RE “thing about this experience has been the friends, contacts, employers and recruiters who have actually been on my side and/or continue provided leads, helpful information .” Where the hell do you live? Oz or Wonderland? I have encountered nothing but complete jerks

  • 27. HR Dir  |  December 5, 2009 at 12:31 pm

    Great article, you’ve hit on the frequent typical ones. When did it become acceptable in the business world to be rude and disrespectful to job seekers. Large to small, private or public organizations seem to allow the poor practices you mention…..and more.

    As an HR professional with many years of recruiting rexperience, I would like to add some clarity for HR practices. Most times it’s the hiring manager that drives the hiring confusion. Such as their inability to make a hiring decision, limited availability for interviewing candidates, on-going changes to job/skill/experience requirements, etc. Many hiring manages just don’t like or enjoy hiring/interviewing and easily hide behind HR, thus many times HR gets the bad rap.

    • 28. Lis Kovach  |  December 7, 2009 at 4:11 pm

      Never thought I’d stand up for an HR person, but it is true that a lot of hiring managers procrastinate. How do they get their jobs?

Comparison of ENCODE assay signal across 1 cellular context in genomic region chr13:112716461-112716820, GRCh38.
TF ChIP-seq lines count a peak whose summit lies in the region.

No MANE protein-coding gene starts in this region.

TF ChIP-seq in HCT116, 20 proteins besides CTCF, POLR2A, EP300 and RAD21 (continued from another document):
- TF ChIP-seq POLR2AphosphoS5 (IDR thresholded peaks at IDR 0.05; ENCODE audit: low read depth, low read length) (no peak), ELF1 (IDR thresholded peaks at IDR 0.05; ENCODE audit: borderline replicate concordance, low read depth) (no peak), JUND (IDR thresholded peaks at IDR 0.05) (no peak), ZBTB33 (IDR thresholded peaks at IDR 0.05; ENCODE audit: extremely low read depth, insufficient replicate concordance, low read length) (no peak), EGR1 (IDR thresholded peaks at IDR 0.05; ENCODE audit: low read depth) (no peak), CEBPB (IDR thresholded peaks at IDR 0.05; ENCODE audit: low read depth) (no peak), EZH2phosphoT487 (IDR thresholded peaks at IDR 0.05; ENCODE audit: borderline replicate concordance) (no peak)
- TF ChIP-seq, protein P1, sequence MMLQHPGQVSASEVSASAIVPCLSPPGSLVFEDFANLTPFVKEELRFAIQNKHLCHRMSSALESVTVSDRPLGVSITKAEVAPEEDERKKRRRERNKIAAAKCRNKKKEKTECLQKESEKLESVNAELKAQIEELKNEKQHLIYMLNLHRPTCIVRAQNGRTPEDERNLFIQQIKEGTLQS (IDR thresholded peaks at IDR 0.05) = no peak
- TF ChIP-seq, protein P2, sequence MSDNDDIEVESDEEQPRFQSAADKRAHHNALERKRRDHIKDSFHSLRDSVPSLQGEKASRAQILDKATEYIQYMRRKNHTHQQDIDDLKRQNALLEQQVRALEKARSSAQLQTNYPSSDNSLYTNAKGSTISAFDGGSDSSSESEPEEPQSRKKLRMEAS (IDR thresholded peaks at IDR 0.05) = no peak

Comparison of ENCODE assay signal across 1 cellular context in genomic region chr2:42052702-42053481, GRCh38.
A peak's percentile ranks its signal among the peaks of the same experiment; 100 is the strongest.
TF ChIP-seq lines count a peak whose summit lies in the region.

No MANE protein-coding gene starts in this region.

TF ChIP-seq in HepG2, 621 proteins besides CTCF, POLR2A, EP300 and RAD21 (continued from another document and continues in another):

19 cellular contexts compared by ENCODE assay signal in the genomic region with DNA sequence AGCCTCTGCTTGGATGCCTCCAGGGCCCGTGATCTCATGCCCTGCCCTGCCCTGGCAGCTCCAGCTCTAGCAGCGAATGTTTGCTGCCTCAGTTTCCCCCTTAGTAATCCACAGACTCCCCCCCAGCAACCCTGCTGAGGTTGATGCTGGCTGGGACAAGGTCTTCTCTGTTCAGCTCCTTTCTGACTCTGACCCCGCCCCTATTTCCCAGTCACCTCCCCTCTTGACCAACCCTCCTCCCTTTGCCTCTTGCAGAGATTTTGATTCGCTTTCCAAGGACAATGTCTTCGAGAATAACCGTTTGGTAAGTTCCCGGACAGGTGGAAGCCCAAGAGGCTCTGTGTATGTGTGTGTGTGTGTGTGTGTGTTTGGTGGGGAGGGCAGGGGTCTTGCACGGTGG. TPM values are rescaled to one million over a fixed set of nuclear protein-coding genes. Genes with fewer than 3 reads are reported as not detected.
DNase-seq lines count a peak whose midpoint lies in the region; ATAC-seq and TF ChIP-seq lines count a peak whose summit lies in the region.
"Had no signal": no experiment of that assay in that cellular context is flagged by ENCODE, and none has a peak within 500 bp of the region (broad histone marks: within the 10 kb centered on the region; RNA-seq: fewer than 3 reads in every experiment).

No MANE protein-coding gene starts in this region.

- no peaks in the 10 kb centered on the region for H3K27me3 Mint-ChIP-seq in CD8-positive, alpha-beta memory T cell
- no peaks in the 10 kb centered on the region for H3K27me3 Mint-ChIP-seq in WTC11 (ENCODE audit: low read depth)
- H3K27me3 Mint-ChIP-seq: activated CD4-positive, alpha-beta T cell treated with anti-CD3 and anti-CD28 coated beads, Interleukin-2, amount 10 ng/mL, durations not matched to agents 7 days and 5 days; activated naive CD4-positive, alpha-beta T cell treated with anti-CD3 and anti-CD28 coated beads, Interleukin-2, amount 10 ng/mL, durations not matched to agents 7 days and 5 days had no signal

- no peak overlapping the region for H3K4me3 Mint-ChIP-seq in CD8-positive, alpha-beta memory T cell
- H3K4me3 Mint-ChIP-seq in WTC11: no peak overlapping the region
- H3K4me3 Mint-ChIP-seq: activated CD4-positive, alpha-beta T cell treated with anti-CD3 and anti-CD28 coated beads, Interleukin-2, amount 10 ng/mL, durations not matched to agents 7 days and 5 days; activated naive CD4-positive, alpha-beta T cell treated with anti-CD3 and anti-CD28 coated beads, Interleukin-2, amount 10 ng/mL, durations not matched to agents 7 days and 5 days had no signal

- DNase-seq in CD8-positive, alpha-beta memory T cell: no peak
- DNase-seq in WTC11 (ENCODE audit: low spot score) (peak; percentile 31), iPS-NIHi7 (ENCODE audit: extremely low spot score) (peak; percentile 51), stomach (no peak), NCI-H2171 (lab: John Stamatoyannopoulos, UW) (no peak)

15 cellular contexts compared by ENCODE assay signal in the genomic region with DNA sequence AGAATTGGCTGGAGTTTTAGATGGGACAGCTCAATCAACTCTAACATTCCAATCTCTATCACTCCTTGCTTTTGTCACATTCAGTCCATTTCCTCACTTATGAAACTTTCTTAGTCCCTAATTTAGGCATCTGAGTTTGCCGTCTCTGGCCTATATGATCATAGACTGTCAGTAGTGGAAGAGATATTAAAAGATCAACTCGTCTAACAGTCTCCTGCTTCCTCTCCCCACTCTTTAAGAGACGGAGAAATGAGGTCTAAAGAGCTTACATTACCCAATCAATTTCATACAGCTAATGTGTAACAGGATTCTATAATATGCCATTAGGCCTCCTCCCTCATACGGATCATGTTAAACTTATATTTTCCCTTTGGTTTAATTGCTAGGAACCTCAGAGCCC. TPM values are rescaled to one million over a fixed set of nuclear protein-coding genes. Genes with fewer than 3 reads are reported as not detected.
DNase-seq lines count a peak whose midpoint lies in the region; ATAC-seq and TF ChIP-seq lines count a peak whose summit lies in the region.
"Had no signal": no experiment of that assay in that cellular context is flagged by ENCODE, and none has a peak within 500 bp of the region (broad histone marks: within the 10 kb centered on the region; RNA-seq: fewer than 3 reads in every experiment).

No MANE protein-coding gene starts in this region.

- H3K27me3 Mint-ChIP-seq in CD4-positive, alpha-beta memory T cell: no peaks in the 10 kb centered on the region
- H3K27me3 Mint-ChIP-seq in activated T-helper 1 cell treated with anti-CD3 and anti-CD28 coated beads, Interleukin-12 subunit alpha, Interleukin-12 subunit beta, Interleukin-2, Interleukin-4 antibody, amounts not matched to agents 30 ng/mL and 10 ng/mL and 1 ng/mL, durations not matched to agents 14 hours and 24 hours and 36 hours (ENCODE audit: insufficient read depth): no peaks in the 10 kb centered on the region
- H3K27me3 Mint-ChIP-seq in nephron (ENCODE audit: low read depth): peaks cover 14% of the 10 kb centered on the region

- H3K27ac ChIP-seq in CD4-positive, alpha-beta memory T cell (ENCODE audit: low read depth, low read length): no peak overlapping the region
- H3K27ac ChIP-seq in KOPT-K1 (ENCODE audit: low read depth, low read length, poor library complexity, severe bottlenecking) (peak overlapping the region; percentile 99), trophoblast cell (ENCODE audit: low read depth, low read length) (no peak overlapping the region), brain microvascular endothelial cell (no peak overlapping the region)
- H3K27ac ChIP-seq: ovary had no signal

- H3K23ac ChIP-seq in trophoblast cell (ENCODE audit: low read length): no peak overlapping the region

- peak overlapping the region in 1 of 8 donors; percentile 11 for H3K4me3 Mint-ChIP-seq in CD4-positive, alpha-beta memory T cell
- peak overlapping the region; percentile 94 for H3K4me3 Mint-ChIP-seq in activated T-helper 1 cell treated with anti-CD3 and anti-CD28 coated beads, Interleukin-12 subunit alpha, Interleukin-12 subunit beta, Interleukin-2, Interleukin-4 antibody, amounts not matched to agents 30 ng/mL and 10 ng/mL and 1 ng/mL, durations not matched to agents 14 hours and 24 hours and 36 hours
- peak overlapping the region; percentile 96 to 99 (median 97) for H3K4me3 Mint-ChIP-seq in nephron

Also, don’t forget that a lot of experienced or high-level HR professionals have been laid off. What is left behind are inexperienced, uninformed lower level people who are simply out of their league and overwhelmed with the hiring process.

  • 29. Andy MacPhee  |  December 5, 2009 at 2:48 pm

    Here’s my ranking of my most frustrating (using your numbers):

    3. No follow-up from a company after you’ve been interviewed.
    This is my #1 frustration – it is both rude and inconsiderate, but even more, it shows a complete lack of empathy. Can you imagine how much they would care about you as an employee???? Better off not being hired.